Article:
In June of 2014, we reported that General Motors trademarked the name “Zora” with the U.S. Patent and Trademark Office.
On December 12th, GM renewed that trademark citing pertinence to “motor land vehicles, namely, automobiles.”
We are expecting a high performance version of the upcoming 2020 mid-engine Corvette to be called Zora, but at this time, we’ve had no official confirmation of the intended use of the trademark.
Last quarter, GM was busy at the USPTO registering various patents that could potentially be used on the upcoming Corvette. The most recent being a patent for electronically controlled doors that could have benefits of controlling door movement upon opening and closing during high wind situations and inclines/declines.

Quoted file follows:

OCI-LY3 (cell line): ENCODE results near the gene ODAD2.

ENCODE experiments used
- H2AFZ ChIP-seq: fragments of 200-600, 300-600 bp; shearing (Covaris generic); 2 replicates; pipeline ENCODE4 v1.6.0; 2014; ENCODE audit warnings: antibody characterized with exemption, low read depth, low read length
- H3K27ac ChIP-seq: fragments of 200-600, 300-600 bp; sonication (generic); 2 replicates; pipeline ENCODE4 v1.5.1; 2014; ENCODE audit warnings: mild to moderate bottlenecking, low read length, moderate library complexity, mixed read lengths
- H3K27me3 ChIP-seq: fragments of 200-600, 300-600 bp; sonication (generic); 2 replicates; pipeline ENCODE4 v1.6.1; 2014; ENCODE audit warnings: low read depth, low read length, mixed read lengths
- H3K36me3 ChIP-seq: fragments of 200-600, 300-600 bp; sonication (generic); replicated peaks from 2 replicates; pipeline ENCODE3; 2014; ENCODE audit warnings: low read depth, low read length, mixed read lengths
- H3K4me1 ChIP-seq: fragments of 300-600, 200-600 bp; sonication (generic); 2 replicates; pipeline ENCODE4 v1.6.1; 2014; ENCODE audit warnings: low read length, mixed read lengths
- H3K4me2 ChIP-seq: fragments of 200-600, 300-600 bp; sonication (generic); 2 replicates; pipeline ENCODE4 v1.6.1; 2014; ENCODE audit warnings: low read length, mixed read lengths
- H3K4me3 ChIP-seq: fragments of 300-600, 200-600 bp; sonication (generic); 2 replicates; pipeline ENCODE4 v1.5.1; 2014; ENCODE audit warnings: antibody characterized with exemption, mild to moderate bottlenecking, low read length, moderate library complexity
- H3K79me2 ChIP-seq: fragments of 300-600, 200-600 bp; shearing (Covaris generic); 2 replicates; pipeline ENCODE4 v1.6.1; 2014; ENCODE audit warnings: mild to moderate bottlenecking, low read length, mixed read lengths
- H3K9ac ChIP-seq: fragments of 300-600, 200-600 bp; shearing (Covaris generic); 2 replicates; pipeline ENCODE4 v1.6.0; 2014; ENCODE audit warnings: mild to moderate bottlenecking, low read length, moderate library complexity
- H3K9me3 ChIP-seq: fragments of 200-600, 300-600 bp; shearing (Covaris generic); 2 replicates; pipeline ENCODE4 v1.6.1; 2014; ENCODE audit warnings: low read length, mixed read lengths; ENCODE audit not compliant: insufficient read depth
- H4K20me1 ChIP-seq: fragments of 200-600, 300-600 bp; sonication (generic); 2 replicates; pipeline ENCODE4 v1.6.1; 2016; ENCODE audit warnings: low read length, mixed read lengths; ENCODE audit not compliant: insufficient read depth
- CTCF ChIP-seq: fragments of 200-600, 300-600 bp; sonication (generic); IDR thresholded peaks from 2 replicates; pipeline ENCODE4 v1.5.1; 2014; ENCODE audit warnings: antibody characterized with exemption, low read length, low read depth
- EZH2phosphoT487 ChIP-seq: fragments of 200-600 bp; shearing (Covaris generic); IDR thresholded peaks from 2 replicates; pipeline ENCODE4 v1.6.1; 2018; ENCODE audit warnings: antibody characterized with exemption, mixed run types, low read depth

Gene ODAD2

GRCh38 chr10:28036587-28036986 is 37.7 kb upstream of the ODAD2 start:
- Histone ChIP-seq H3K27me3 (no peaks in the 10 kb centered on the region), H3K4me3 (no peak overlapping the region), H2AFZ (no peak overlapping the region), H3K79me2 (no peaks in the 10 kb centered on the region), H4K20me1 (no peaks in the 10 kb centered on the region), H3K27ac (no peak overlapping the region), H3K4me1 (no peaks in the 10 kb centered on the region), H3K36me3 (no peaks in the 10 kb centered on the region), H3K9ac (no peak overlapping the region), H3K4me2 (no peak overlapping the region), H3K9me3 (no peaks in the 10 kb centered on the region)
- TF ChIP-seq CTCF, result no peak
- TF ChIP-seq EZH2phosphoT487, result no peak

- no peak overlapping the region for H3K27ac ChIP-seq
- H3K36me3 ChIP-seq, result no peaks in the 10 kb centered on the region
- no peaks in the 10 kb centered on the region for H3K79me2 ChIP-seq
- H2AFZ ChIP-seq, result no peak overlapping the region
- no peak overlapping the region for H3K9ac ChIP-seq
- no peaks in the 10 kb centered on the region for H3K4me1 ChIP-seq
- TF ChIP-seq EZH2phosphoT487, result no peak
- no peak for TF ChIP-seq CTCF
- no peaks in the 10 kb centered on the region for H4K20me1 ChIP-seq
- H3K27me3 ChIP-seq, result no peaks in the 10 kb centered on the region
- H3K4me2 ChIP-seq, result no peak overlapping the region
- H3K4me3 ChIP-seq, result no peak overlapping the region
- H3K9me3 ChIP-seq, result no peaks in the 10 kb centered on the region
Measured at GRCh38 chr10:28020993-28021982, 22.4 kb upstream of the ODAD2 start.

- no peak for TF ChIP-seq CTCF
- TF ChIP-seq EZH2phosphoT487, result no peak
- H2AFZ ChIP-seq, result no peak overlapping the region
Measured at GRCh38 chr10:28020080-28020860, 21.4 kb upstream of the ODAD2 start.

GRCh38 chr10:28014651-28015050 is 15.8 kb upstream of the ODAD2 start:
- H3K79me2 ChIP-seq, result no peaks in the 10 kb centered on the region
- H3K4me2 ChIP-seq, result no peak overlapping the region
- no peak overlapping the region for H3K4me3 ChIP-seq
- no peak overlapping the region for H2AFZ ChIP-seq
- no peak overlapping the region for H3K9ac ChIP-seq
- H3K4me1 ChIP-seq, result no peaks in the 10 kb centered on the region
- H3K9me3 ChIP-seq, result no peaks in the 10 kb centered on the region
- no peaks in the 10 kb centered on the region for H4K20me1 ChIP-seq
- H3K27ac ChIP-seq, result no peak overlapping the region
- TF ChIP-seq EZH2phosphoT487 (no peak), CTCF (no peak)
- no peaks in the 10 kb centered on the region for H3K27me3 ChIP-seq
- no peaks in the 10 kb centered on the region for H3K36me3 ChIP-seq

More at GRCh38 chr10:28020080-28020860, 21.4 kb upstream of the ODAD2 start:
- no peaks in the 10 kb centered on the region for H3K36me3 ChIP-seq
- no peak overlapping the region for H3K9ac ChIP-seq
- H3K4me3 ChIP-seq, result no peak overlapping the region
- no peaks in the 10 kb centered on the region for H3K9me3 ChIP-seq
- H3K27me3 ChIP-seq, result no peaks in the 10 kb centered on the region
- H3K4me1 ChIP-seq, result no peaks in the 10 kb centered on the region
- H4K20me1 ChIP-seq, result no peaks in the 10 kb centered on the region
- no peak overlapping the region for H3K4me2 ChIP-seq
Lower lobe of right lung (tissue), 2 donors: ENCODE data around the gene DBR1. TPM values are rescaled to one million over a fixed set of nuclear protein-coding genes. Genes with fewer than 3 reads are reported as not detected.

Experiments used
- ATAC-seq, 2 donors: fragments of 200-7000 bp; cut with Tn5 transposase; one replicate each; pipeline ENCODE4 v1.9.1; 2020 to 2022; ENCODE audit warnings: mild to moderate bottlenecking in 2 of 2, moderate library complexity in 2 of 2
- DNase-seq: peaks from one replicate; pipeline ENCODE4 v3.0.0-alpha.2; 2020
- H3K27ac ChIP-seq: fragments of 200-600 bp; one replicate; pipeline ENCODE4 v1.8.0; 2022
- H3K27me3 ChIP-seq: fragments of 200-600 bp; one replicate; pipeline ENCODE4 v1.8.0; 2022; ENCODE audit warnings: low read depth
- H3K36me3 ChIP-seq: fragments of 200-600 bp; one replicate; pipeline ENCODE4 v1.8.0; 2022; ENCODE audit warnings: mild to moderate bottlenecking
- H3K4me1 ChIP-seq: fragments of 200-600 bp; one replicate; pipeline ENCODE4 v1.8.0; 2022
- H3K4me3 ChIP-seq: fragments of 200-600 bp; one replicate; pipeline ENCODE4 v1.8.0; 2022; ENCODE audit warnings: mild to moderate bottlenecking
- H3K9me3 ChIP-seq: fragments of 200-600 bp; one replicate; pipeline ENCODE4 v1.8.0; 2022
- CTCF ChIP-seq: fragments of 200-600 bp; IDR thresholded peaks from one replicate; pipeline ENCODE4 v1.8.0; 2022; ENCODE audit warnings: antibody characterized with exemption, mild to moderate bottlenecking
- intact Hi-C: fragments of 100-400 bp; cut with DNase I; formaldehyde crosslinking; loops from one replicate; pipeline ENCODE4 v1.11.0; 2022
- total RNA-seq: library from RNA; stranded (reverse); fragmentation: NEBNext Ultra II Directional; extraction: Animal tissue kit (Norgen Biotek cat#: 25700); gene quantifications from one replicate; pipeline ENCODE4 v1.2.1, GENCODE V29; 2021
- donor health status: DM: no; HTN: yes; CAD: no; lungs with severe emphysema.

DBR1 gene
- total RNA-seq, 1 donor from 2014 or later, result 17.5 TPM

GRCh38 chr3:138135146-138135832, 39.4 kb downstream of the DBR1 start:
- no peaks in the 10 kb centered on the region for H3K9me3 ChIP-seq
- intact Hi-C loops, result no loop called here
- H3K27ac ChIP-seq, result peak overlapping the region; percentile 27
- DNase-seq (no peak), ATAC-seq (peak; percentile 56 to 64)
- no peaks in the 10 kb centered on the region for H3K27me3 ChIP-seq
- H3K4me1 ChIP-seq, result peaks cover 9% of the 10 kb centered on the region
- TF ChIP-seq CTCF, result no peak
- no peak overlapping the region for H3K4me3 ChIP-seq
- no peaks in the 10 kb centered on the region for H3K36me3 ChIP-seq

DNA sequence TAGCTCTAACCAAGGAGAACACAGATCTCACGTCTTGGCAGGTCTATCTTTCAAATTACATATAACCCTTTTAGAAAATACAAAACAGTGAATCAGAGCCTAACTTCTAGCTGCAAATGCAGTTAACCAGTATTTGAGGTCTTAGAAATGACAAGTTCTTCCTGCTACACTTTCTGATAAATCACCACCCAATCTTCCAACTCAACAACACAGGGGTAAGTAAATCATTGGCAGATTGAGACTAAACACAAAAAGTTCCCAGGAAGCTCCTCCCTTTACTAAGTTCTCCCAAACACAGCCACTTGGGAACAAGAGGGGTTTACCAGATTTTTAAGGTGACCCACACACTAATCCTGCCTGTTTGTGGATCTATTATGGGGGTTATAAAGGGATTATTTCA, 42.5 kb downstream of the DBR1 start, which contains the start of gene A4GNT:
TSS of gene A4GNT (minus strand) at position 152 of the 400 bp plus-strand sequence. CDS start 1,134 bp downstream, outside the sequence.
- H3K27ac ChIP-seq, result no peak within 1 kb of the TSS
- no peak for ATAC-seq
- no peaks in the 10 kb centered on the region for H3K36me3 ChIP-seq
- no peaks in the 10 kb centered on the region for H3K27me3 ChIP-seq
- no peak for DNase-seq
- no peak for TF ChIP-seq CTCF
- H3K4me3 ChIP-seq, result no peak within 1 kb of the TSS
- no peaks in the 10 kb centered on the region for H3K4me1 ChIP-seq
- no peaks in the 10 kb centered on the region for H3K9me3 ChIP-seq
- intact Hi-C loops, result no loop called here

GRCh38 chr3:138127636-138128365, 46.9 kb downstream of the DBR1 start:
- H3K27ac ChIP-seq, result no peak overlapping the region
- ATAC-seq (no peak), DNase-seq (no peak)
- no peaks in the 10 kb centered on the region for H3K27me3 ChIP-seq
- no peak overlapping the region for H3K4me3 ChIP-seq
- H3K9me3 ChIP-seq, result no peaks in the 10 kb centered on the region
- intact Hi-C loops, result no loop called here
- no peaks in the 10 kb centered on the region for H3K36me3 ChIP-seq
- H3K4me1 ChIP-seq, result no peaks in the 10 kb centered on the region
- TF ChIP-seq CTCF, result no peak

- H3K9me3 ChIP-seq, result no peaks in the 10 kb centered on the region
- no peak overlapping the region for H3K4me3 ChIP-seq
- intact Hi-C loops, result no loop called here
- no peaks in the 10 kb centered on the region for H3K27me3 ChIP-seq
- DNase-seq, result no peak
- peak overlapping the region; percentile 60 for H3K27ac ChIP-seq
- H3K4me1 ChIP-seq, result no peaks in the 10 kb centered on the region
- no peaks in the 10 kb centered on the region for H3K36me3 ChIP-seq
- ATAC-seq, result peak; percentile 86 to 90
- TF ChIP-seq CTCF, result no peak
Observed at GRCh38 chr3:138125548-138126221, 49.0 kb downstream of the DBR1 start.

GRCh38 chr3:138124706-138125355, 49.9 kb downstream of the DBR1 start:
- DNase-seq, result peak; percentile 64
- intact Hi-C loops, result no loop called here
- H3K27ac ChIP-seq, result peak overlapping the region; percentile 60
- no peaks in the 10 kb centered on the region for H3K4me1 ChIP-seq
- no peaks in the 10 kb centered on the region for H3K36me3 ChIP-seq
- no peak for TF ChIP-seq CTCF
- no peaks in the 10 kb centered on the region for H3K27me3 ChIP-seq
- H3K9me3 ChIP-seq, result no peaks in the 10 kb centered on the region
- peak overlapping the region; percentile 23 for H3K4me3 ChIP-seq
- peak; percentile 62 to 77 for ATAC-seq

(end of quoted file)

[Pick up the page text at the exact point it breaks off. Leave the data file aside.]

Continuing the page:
While many in the automotive media were quick to assume that we could see this on the upcoming mid-engine Corvette because a referencing graphic of a C7 was used in the patent, it’s my assumption that it’s highly unlikely we would see something like this on the mid-engine Corvette.
Since the introduction of the C7 Corvette generation, the Corvette Engineering Team has worked diligently to take the weight out of the car in order to maximize performance. It’s our opinion here at the Corvette Action Center, that the integration of motors, servos and sensors to electronically control door operation on the Corvette has zero benefit to performance and would contribute to an unnecessary increase in overall curb weight.
If the doors of the mid-engine Corvette will be designed in such a way that they would open close like a Lamborghini or some of the other high-end exotic sports cars out there, then such a system might prove useful. As of this writing we have no indication that the doors of the mid-engine Corvette will operate in this manner.
Time will tell!